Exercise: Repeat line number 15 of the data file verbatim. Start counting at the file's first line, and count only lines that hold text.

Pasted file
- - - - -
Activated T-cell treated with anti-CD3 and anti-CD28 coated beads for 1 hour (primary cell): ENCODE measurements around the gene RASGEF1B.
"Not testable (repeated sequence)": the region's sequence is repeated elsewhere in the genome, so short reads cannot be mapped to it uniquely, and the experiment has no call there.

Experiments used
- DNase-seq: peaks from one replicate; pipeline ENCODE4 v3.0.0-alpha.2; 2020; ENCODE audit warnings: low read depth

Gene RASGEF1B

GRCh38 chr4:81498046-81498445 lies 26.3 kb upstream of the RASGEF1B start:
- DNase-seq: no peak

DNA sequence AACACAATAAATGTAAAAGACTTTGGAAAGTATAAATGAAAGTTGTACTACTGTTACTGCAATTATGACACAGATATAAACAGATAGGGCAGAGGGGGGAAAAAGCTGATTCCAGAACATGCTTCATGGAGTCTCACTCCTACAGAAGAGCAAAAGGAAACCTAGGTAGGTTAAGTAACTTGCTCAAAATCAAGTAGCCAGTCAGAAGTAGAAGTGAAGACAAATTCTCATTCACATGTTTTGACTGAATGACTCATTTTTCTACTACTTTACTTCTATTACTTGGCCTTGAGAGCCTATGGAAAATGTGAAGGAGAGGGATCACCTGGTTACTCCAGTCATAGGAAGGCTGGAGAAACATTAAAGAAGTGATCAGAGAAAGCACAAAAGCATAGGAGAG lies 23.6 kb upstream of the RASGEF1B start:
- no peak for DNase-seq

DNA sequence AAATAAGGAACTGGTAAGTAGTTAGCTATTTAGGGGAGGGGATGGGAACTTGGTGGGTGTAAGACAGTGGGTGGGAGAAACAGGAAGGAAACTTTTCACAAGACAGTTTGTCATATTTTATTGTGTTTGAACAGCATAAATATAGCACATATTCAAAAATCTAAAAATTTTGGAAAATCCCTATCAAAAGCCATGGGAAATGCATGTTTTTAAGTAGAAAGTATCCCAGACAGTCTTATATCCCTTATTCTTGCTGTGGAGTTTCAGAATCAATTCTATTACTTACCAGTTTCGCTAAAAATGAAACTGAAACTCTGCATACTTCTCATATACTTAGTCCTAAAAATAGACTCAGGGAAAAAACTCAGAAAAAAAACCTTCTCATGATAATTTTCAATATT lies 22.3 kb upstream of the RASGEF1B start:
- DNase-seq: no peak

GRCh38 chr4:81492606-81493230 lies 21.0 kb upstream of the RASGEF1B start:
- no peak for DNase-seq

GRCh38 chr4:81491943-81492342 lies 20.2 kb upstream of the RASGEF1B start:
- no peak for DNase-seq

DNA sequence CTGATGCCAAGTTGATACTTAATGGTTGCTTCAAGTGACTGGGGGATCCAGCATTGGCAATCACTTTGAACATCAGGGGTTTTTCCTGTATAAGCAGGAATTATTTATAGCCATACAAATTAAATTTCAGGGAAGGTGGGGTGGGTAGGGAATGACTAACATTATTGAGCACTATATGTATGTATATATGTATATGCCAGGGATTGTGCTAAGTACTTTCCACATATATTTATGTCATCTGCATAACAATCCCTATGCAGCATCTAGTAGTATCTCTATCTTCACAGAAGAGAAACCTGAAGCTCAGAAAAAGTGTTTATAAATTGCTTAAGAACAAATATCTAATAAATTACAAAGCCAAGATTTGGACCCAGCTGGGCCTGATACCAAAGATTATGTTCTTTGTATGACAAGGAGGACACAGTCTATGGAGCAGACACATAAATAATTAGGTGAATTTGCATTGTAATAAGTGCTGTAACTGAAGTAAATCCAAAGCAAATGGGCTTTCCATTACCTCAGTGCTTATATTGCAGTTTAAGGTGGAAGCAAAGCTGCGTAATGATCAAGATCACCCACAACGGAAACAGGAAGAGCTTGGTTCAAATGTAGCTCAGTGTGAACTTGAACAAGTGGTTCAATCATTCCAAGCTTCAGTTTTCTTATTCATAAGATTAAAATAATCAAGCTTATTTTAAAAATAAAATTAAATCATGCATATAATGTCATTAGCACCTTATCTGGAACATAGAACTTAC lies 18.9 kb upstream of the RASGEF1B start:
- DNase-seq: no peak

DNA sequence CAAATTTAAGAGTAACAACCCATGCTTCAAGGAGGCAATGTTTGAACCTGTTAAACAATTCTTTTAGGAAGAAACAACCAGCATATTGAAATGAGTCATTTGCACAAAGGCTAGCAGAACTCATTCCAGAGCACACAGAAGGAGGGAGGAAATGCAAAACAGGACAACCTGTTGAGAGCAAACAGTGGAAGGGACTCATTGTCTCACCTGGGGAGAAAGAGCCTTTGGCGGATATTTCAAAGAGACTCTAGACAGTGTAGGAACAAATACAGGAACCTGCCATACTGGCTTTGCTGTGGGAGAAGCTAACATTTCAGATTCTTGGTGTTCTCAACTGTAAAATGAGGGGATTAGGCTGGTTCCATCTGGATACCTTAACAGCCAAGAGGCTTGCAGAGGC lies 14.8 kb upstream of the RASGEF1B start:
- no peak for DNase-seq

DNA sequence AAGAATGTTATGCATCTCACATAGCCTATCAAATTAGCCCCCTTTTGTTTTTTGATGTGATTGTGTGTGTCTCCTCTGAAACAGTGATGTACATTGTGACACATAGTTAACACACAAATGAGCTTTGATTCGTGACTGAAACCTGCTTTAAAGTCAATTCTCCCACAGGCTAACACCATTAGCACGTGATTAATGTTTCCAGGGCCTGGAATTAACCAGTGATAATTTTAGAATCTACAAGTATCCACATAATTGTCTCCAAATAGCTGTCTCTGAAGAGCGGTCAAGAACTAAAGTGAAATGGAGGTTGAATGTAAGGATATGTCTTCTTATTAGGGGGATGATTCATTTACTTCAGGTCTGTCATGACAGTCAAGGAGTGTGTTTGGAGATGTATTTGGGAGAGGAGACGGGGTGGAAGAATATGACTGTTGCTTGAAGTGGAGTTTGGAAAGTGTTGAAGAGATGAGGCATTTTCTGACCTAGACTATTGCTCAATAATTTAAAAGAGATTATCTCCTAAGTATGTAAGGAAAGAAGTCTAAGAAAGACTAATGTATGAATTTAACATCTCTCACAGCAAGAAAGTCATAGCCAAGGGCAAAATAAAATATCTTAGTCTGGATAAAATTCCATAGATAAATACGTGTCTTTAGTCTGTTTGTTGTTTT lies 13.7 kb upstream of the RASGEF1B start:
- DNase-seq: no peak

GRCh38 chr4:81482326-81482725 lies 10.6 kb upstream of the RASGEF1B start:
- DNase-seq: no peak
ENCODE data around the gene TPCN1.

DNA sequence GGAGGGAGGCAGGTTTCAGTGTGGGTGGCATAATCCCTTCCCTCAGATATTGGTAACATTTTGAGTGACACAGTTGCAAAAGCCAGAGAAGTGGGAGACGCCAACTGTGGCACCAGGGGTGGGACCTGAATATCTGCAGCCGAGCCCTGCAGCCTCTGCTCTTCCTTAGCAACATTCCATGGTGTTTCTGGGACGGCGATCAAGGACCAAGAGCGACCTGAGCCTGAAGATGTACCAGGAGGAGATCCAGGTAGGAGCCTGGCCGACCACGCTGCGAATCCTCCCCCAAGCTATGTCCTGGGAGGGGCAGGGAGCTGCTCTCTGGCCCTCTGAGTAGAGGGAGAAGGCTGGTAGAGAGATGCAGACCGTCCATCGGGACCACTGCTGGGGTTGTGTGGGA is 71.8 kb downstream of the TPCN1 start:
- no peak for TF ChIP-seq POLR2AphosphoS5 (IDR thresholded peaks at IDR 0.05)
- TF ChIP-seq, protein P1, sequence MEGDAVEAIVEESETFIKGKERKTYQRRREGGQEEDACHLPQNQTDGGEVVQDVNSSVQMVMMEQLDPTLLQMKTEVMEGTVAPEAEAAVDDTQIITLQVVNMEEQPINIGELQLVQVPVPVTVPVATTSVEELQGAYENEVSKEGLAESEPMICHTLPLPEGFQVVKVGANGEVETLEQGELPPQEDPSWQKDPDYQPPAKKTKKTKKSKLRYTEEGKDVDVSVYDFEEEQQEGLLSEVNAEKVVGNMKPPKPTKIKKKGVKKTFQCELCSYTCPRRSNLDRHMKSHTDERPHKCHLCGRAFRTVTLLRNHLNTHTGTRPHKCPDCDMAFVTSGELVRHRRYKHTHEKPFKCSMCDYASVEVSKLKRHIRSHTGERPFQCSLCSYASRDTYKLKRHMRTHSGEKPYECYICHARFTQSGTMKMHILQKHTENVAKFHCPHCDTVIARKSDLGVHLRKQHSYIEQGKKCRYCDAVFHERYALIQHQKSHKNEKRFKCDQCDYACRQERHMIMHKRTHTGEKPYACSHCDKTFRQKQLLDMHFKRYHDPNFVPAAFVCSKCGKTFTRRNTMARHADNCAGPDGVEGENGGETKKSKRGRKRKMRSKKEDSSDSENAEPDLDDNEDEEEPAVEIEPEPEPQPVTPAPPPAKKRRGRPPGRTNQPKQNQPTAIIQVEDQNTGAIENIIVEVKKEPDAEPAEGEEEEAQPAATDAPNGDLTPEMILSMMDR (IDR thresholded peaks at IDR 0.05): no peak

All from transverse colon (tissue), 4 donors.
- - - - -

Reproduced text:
- no peak for DNase-seq